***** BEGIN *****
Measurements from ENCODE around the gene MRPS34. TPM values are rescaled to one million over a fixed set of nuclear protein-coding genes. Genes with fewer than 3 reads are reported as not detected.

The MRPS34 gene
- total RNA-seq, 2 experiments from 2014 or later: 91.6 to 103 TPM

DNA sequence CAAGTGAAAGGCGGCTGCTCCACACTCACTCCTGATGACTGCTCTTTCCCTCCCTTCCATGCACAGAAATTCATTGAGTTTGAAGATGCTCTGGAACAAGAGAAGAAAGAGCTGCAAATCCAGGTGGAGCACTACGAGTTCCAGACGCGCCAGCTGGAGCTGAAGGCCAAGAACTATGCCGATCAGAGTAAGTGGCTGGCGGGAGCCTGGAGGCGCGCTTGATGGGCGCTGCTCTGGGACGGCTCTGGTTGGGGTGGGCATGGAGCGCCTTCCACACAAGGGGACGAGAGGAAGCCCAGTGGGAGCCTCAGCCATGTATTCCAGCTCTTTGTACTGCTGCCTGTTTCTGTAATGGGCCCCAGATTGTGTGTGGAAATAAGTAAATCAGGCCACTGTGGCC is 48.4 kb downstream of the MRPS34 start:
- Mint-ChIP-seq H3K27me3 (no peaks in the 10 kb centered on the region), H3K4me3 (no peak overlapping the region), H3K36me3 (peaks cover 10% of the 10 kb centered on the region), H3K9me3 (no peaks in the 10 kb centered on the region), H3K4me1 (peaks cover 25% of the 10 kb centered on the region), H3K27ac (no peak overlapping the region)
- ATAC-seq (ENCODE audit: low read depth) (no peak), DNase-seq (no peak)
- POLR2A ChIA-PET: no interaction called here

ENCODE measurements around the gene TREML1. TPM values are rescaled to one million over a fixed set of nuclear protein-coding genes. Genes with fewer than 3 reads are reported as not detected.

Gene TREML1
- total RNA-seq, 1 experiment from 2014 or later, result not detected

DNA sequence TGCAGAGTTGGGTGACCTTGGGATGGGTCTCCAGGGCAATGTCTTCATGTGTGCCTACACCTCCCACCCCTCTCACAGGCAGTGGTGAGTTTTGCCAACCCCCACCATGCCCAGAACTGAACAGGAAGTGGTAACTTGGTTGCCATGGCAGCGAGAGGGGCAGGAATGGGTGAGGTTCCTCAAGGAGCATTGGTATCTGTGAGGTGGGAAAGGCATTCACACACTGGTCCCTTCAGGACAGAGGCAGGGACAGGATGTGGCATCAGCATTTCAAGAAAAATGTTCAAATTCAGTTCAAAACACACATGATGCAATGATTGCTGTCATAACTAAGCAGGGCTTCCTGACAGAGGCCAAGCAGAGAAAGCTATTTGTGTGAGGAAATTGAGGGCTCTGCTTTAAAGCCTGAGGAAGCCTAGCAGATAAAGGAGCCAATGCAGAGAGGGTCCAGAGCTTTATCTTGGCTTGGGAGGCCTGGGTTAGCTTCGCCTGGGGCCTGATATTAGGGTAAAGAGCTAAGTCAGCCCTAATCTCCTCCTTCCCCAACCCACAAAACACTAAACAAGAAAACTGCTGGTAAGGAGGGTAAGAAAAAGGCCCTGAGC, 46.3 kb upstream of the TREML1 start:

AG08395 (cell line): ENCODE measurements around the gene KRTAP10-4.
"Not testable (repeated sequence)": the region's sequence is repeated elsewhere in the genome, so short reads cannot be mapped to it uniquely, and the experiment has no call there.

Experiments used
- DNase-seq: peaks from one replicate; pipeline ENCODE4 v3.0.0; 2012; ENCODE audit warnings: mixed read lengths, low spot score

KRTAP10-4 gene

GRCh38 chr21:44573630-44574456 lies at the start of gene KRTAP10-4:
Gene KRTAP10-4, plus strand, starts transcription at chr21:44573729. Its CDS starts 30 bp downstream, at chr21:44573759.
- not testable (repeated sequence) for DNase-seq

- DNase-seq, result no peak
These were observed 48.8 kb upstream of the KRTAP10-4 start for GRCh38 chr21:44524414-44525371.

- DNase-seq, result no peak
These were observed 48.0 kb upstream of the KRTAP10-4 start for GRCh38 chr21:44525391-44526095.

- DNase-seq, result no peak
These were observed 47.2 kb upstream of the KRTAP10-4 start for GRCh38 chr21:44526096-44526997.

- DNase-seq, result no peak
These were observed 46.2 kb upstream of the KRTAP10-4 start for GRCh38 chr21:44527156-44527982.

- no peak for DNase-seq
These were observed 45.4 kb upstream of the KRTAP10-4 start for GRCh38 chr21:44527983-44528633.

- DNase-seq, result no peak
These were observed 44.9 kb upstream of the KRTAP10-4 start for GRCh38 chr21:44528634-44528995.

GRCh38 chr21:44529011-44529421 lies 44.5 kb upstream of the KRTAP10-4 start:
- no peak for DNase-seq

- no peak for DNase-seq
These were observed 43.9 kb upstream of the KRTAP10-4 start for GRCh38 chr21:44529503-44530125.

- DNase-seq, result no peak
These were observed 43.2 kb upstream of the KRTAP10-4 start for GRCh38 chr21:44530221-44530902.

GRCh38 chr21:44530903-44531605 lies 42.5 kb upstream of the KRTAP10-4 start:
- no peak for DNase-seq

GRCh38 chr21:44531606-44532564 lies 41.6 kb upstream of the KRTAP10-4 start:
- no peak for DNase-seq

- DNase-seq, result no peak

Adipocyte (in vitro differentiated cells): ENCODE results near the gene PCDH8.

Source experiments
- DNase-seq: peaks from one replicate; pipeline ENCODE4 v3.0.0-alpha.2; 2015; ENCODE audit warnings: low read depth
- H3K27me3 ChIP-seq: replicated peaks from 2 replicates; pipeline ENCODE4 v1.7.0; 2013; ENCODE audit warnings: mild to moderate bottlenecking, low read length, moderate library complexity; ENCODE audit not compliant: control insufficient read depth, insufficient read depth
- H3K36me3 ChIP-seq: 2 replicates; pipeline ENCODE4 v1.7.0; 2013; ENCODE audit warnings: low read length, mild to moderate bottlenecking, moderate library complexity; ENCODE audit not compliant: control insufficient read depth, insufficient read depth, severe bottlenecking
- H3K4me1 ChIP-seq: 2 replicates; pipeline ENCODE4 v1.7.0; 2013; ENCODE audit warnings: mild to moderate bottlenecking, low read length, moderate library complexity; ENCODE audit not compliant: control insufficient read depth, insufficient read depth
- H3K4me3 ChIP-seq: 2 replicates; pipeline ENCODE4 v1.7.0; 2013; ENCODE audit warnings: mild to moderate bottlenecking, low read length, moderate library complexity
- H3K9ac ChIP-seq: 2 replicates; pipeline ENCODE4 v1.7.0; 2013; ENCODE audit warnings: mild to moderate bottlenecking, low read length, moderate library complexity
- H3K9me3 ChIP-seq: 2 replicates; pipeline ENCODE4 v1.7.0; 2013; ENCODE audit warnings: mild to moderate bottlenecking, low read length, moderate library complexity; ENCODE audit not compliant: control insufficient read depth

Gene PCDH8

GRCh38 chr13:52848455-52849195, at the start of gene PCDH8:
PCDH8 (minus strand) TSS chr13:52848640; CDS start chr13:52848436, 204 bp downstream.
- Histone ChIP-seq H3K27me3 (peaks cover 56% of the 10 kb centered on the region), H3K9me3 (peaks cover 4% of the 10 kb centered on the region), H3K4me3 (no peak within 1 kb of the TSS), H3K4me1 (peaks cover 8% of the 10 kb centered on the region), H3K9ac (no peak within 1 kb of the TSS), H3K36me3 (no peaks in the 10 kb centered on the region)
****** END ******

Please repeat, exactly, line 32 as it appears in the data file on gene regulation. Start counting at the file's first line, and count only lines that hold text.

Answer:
GRCh38 chr21:44529011-44529421 lies 44.5 kb upstream of the KRTAP10-4 start: